The impact of financial constraints on firm survival and growth

Observatoire Français des Conjonctures Économiques
Journal of Evolutionary Economics (Impact Factor: 1). 02/2008; 18(2):135-149. DOI: 10.1007/s00191-007-0087-z
Source: RePEc

ABSTRACT We propose a new approach for identifying and measuring the degree of financial constraint faced by firms and use it to investigate
the effect of financial constraints on firm survival and development. Using panel data on French manufacturing firms over
the 1996–2004 period, we find that (1) financial constraints significantly increase the probability of exiting the market,
(2) access to external financial resources has a positive effect on the growth of firms in terms of sales, capital stock and
employment, (3) financial constraints are positively related with productivity growth in the short-run. We interpret this
last result as the sign that constrained firms need to cut costs in order to generate the resources they cannot raise on financial

  • Source
    [Show abstract] [Hide abstract]
    ABSTRACT: This paper conducts an empirical investigation of the finance–growth nexus at firm level. We exploit a large panel of Italian manufacturing firms observed over the period 1998-2003 to jointly assess the impact of cash flow and leverage on corporate growth measured in terms of employees and sales. We tackle problems of endogeneity, unobservable heterogeneity and persistence by using a system GMM estimator fully developed by Blundell and Bond (1998). We find an inverted U-shaped relationship between debt and growth: at low levels, leverage exerts a positive influence on growth and yet there appears to be a negative relationship between growth and debt-exposure for fragile firms, i.e. highly leveraged ones. This finding is consistent with the idea that debt initially enables firms to broaden their financing options and provides additional resources to growth. Nevertheless, once debt-exposure reaches a certain threshold, liquidity and debt overhang effects prevail and negatively affect firm expansion. Highly leveraged firms are also endowed with relatively lower levels of internal cash flow and exhibit higher growth–cash flow sensitivity. We conclude that this latter result can be interpreted as evidence of the existence of financial constraints.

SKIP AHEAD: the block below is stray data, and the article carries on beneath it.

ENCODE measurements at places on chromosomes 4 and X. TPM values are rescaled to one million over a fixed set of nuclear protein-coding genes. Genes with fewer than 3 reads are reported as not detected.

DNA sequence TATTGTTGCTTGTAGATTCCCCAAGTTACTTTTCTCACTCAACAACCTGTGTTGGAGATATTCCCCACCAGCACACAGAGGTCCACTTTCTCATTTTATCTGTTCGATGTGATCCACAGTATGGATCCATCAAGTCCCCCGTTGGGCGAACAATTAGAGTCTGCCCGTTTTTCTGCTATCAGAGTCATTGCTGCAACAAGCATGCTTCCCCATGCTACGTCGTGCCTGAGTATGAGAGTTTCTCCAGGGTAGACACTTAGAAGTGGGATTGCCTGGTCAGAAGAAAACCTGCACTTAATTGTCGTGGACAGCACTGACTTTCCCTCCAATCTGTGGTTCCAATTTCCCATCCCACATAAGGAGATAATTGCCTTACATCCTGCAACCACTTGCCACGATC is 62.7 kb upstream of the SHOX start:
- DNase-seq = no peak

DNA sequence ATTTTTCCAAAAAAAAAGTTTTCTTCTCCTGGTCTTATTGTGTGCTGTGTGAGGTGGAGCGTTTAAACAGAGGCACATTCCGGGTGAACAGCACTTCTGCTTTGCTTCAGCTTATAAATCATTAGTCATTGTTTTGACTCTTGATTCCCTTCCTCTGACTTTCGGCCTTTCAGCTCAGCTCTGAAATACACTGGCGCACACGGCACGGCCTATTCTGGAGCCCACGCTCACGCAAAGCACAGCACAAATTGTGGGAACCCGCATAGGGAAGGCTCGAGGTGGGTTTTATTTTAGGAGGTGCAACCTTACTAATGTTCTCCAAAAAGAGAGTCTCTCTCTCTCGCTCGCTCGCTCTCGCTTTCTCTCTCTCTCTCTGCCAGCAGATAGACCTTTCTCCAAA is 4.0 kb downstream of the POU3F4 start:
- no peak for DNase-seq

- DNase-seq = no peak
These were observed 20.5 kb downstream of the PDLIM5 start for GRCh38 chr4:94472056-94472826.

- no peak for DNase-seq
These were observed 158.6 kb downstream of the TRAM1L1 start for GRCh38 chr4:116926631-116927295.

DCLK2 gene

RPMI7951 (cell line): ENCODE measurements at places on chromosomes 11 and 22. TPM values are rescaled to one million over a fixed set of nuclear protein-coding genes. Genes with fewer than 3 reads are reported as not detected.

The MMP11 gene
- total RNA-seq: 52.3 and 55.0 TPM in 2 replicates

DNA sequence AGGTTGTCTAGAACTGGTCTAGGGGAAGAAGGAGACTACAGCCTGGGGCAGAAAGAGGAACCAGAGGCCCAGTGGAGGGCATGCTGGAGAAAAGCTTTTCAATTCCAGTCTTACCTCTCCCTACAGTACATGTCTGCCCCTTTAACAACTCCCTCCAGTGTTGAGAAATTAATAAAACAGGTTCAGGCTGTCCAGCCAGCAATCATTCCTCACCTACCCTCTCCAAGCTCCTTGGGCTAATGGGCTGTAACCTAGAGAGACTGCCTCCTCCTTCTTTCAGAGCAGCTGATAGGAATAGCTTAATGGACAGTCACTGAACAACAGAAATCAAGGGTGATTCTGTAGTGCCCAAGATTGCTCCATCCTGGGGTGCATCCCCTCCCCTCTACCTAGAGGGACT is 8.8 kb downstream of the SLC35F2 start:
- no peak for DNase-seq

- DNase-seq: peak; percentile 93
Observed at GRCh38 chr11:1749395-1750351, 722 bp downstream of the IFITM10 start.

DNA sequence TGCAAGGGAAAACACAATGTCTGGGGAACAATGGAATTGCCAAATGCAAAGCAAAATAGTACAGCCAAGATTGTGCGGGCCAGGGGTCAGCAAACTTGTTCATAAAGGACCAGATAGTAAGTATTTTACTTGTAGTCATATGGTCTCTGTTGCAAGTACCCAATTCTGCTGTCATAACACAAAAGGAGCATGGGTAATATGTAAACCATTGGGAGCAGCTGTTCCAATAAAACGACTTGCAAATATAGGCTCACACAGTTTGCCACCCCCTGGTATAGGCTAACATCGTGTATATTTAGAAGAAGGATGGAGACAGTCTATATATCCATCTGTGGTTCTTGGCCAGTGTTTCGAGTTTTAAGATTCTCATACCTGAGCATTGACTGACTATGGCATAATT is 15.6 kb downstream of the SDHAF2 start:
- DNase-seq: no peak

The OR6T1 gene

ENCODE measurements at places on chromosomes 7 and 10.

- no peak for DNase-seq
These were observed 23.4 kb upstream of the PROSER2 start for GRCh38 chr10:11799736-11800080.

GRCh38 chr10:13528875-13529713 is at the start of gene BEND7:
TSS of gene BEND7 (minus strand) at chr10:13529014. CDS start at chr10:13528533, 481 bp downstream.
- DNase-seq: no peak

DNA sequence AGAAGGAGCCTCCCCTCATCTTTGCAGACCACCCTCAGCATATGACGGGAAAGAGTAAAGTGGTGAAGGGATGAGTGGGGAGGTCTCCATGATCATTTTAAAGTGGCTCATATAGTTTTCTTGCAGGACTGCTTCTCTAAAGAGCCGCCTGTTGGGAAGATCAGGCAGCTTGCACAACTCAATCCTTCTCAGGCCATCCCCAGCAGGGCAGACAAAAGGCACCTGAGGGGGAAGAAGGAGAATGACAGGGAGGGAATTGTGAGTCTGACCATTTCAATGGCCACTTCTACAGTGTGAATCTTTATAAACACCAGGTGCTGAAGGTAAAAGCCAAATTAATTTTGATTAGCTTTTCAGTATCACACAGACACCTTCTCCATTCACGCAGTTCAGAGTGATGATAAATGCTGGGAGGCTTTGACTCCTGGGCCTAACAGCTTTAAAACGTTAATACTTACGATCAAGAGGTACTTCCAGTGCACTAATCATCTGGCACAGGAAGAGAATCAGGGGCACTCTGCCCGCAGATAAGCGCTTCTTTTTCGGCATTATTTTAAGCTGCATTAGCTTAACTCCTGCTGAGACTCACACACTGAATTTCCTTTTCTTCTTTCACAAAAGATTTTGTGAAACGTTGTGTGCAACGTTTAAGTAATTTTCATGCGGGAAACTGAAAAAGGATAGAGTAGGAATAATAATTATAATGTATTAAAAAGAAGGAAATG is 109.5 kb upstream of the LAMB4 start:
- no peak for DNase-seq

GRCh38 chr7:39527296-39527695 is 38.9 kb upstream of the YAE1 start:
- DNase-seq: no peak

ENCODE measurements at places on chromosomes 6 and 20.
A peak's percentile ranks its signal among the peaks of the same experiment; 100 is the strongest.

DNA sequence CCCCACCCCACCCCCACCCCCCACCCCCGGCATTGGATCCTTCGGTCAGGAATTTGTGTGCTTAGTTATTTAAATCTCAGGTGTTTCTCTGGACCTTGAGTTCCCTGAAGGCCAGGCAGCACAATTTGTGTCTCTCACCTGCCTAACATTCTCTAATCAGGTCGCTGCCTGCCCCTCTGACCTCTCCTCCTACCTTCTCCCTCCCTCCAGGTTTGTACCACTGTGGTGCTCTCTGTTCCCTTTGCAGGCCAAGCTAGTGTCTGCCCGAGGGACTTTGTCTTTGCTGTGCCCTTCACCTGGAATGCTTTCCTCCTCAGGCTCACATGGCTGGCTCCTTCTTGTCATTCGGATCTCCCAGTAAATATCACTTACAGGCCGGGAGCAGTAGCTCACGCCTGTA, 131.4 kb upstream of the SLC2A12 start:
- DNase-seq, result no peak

Structural Change and Economic Dynamics 03/2013; 24(C):34-44.
  • [Show abstract] [Hide abstract]
    ABSTRACT: This paper documents the relative importance of firm, industry and aggregate factors on the post-entry performance of new firms. This study utilizes a unique administrative dataset, T2LEAP, which contains employment and balance sheet information for all incorporated Canadian firms. The data allow us to include financial variables such as the debt-to-asset ratio (leverage) and document their impact on firm survival. We perform duration analysis on all the entrant manufacturing firms during the period 1985–1996. In addition to leverage, we find that: firm characteristics such as size and labour productivity; industry conditions, such as the real exchange rate, the difference in the US–Canada tariff rates, entry penetration, and the capital–labour ratio; and aggregate conditions in terms of the yield gap also play a role in the survival prospects of new firms.
    Structural Change and Economic Dynamics 12/2012; 23(4):354–362.
  • Source
    [Show abstract] [Hide abstract]
    ABSTRACT: This paper examines the impact of foreign and domestic acquisitions on firm-level financial risk in Italy and Spain over the period 2002-2010. Our results indicate that foreign acquisition leads to a significant and steady reduction in financial risk. In contrast, the domestic acquisition effects are smaller and statistically less robust.
    University of Nottingham, GEP Research Paper Series. 11/2013; No. 2013/08.

Full-text (2 Sources)

Available from
May 26, 2014